Avia BH-21

The Avia BH-21, first flown in 1925, was a robust biplane that served an important role in securing Czechoslovak national security during the period between World War I and World War II. As well as being a competent fighter, it was also an accomplished racer, winning several air races in 1925.

Role Fighter
Manufacturer Avia
Designer Pavel Beneš and Miroslav Hajn
First flight January 1925
Number built 184


The Avia BH-17, a conventional biplane which was the predecessor of the BH-21, was designed by Pavel Beneš and Miroslav Hajn in 1922 as a response to a Czechoslovak Defense Department requirement for a new fighter aircraft. The BH-17 was one of three biplanes amongst the five Avia designs submitted to the Defense Department, along with competing designs from the Letov Kbely and Aero companies. After an extensive review, the BH-17 was chosen and limited production initiated for evaluative purposes. Testing revealed some deficiencies in the BH-17 and a subsequent redesign in 1924 morphed the BH-17 into its final form as the BH-21, which included straightened interplane bracing and allowed for a better field of view for the pilot. A special training version, designated the BH-22, was also created. Both versions utilized Hispano-Suiza V8 engines, the BH-22 the less powerful 180 HP version, the BH-21 the 224 kW (300 hp) Hispano-Suiza 8fb , built under license by Škoda.

The BH-21 was put into production by Avia in 1925, giving one hundred and thirty-nine aircraft for the Czechoslovak Air Force. In June 1925 it was successful in trials staged by the Belgian Air Force. One was built for Belgium by Avia, another thirty-nine were produced under license by the Belgian company, Société Anonyme Belge de Constructions Aéronautiques SABCA and five by the Société d'Etudes Général d'Aviation SEGA.[1]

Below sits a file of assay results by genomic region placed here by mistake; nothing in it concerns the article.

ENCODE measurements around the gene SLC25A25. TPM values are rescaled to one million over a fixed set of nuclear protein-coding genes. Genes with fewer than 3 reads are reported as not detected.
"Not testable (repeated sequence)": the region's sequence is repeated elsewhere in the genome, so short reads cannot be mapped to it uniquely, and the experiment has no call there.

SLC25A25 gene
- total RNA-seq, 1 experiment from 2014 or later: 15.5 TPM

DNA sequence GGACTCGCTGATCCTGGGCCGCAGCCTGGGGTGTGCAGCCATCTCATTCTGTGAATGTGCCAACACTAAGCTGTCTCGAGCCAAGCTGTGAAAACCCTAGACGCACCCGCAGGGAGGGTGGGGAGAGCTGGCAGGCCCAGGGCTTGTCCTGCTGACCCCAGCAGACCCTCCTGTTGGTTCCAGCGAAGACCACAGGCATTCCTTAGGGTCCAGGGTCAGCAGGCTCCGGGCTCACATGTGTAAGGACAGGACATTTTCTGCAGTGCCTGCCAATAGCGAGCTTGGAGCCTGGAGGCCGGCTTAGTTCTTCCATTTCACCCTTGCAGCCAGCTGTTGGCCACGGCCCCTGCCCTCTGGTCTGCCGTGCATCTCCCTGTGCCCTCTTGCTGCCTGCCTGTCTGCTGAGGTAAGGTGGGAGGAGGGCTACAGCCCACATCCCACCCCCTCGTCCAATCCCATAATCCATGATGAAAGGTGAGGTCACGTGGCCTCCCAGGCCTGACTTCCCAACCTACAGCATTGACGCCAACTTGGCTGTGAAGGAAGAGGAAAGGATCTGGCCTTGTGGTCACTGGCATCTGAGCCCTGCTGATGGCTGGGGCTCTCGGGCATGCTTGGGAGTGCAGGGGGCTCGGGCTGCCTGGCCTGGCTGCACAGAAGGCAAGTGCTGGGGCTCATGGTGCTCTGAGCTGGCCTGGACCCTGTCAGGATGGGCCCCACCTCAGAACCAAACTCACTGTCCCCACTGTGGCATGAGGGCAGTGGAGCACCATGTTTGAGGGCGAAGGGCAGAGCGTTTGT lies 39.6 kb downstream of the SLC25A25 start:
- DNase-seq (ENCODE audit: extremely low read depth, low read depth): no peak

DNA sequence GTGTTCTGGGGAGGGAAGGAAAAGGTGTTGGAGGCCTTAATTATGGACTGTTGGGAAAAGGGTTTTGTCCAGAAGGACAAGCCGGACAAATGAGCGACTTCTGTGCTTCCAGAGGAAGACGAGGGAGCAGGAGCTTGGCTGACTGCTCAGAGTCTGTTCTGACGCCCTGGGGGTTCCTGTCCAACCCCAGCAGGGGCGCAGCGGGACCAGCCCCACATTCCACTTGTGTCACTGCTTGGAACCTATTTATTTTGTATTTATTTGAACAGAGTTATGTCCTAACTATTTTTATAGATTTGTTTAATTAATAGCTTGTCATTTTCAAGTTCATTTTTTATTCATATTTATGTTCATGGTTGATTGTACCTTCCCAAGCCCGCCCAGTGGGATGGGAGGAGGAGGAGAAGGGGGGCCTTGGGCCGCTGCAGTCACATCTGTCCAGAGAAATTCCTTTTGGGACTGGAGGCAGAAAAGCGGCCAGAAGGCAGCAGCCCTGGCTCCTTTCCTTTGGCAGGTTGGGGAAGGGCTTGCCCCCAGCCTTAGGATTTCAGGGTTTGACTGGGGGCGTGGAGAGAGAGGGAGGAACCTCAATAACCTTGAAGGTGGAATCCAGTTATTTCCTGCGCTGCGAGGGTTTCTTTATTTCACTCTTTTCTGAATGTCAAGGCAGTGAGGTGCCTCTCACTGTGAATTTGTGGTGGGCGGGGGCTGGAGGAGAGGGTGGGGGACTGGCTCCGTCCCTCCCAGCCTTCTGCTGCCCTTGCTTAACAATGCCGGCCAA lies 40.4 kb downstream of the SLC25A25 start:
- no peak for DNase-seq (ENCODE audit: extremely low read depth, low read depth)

While in service, the BH-21 saw no combat as it was retired long before the outbreak of World War II. In spite of this, it served as an important stepping stone to the more advanced BH-33 and B-34 types.

There were also two experimental variants: the BH-21J with Jupiter engine (predecessor of BH-33) and a race plane, the BH-21R, with a boosted HS-8Fb engine (298 kW/400 hp). The latter won several national air race competitions in 1925.





Data from Les Ailes, May 1925[2]

General characteristics

  • Crew: One
  • Length: 6.87 m (22 ft 6 in)
  • Wingspan: 8.90 m (29 ft 2 in) upper wing slightly less
  • Height: 2.74 m (9 ft 0 in)
  • Wing area: 22 m2 (240 sq ft)
  • Empty weight: 765 kg (1,687 lb)
  • Gross weight: 1,075 kg (2,370 lb)
  • Fuel capacity: 140 kg (310 lb)
  • Powerplant: 1 × Hispano-Suiza 8Fb V-8 water-cooled piston engine, 224 kW (300 hp) at 1,850rpm
  • Propellers: 2-bladed


  • Maximum speed: 250 km/h (160 mph, 130 kn)
  • Stall speed: 90 km/h (56 mph, 49 kn)
  • Range: 600–650 km (370–400 mi, 320–350 nmi)
  • Time to altitude: 7,000 m (23,000 ft) in 35 min


See also

Related development

Related lists


  1. Green, William; Swanborough, Gordon (1994). The Complete Book of Fighters. Godalming, UK: Salamander Books. p. 33-35. ISBN 1-85833-777-1.
  2. Serryer, \J. (21 May 1926). "L'avion de chasse Avia". Les Ailes (205): 2–3.
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